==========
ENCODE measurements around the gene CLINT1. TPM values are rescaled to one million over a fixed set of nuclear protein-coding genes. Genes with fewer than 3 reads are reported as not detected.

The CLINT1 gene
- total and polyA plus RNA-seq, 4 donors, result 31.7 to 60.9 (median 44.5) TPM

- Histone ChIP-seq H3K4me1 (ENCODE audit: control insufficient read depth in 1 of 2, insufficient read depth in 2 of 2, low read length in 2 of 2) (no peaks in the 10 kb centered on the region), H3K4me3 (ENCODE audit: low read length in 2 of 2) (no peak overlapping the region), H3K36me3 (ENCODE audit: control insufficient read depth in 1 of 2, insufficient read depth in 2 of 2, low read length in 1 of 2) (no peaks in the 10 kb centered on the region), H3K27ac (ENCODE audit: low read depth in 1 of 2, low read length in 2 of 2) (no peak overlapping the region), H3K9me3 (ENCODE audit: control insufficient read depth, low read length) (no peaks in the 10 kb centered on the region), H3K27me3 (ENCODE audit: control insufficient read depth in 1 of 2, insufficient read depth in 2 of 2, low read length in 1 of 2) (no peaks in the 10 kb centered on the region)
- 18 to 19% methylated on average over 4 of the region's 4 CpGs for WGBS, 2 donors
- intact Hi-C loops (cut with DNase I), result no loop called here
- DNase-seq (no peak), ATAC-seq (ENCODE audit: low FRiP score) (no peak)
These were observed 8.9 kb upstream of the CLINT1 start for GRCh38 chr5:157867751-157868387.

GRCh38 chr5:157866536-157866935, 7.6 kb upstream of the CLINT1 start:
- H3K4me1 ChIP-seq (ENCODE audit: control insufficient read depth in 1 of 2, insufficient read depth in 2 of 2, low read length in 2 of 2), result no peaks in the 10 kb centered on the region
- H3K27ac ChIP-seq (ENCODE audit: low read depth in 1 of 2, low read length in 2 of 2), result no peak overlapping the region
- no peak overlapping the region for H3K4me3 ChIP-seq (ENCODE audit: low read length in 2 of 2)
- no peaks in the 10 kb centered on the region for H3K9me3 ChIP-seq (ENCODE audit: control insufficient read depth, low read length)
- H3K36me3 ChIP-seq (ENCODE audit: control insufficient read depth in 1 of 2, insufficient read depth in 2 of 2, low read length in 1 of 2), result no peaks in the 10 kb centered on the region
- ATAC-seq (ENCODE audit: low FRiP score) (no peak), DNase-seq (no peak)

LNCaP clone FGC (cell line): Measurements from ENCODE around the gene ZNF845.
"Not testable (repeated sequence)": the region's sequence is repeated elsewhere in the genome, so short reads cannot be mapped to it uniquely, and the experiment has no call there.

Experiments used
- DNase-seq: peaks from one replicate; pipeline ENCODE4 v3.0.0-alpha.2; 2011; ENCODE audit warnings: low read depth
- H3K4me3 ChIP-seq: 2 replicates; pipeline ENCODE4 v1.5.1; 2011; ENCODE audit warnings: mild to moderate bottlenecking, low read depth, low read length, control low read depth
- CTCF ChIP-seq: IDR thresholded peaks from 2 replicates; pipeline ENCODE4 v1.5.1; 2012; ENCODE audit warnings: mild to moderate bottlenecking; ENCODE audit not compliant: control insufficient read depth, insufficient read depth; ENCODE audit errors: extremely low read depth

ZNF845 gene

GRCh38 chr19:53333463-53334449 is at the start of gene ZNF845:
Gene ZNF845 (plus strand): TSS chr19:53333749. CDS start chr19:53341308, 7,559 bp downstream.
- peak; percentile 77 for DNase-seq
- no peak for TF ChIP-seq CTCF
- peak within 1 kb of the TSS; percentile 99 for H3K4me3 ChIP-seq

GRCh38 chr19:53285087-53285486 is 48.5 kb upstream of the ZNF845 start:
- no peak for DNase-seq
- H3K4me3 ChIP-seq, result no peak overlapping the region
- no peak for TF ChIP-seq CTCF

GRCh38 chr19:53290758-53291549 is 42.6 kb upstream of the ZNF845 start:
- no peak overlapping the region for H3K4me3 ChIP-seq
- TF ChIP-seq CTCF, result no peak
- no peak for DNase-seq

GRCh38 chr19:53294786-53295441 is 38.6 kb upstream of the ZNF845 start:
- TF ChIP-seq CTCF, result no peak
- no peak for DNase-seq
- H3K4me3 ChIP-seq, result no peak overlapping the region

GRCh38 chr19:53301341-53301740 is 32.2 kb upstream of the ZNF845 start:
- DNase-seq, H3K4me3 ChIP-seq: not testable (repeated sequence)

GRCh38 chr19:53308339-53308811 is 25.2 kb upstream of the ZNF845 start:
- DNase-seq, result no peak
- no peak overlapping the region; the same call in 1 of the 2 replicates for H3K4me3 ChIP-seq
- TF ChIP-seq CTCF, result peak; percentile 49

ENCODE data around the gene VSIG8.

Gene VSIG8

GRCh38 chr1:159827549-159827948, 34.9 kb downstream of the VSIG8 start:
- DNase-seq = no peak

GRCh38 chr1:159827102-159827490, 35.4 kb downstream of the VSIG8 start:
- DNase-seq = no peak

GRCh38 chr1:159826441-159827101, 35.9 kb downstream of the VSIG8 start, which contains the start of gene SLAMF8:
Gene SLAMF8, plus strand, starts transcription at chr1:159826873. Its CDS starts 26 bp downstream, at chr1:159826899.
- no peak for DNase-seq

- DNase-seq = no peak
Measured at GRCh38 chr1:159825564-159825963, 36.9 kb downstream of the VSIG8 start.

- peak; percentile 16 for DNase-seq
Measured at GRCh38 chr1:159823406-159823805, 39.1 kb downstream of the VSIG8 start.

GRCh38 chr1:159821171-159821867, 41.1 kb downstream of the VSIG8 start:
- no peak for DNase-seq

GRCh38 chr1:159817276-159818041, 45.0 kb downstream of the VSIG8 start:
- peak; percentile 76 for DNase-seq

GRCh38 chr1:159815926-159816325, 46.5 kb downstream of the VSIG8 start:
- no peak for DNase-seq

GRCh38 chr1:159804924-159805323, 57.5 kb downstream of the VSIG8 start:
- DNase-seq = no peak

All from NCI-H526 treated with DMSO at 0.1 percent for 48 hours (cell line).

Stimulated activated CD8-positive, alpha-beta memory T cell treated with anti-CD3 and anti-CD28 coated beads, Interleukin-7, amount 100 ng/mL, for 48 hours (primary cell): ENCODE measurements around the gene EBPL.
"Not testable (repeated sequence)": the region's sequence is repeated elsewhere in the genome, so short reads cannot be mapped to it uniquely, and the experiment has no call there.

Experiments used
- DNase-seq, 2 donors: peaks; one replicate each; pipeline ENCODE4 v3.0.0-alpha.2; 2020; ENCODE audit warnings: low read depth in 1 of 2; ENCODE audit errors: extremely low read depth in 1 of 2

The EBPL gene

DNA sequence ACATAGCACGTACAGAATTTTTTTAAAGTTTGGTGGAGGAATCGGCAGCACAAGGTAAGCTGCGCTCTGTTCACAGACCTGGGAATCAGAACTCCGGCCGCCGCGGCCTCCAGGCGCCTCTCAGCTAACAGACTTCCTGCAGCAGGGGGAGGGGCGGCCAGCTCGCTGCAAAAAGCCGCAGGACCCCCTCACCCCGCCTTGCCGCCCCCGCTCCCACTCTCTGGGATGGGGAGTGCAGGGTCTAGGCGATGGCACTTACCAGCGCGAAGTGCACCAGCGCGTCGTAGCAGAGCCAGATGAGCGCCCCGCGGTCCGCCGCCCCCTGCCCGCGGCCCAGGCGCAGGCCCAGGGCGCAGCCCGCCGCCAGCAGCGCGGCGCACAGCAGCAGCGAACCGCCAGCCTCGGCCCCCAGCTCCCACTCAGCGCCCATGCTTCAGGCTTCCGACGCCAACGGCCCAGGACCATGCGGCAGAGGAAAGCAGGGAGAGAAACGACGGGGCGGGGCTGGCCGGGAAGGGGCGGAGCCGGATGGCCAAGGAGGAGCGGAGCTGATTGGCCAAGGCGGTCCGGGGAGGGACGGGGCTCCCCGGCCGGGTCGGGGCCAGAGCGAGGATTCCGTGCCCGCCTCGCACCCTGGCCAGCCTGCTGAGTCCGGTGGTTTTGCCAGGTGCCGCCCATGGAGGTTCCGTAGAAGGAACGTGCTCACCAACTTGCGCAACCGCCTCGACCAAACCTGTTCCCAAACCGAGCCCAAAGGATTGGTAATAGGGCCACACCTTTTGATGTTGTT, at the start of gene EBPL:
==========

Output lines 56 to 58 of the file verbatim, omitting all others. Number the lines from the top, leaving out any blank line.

Measured at GRCh38 chr1:159825564-159825963, 36.9 kb downstream of the VSIG8 start.

- peak; percentile 16 for DNase-seq
Measured at GRCh38 chr1:159823406-159823805, 39.1 kb downstream of the VSIG8 start.